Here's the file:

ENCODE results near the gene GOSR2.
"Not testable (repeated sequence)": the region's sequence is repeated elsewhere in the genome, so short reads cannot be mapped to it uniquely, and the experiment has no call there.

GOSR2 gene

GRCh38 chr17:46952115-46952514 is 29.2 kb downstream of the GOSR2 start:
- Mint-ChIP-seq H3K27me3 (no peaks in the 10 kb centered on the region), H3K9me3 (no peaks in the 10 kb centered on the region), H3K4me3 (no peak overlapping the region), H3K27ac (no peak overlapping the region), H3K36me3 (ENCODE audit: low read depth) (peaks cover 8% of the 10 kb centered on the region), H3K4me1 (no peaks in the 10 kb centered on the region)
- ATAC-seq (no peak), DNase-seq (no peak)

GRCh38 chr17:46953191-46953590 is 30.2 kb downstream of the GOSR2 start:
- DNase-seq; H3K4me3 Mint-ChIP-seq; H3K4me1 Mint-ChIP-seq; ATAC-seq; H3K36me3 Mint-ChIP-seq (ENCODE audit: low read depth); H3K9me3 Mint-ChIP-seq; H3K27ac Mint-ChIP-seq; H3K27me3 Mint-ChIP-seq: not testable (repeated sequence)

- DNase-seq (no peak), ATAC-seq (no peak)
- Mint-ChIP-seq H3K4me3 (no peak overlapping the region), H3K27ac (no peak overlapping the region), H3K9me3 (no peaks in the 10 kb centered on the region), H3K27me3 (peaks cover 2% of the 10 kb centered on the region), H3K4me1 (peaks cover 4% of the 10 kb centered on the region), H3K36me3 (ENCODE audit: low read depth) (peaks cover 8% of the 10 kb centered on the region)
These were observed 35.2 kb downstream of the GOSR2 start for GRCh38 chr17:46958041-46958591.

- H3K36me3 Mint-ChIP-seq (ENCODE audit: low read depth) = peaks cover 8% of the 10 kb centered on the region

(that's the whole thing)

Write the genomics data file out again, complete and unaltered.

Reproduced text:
ENCODE results near the gene GOSR2.
"Not testable (repeated sequence)": the region's sequence is repeated elsewhere in the genome, so short reads cannot be mapped to it uniquely, and the experiment has no call there.

GOSR2 gene

GRCh38 chr17:46952115-46952514 is 29.2 kb downstream of the GOSR2 start:
- Mint-ChIP-seq H3K27me3 (no peaks in the 10 kb centered on the region), H3K9me3 (no peaks in the 10 kb centered on the region), H3K4me3 (no peak overlapping the region), H3K27ac (no peak overlapping the region), H3K36me3 (ENCODE audit: low read depth) (peaks cover 8% of the 10 kb centered on the region), H3K4me1 (no peaks in the 10 kb centered on the region)
- ATAC-seq (no peak), DNase-seq (no peak)

GRCh38 chr17:46953191-46953590 is 30.2 kb downstream of the GOSR2 start:
- DNase-seq; H3K4me3 Mint-ChIP-seq; H3K4me1 Mint-ChIP-seq; ATAC-seq; H3K36me3 Mint-ChIP-seq (ENCODE audit: low read depth); H3K9me3 Mint-ChIP-seq; H3K27ac Mint-ChIP-seq; H3K27me3 Mint-ChIP-seq: not testable (repeated sequence)

- DNase-seq (no peak), ATAC-seq (no peak)
- Mint-ChIP-seq H3K4me3 (no peak overlapping the region), H3K27ac (no peak overlapping the region), H3K9me3 (no peaks in the 10 kb centered on the region), H3K27me3 (peaks cover 2% of the 10 kb centered on the region), H3K4me1 (peaks cover 4% of the 10 kb centered on the region), H3K36me3 (ENCODE audit: low read depth) (peaks cover 8% of the 10 kb centered on the region)
These were observed 35.2 kb downstream of the GOSR2 start for GRCh38 chr17:46958041-46958591.

- H3K36me3 Mint-ChIP-seq (ENCODE audit: low read depth) = peaks cover 8% of the 10 kb centered on the region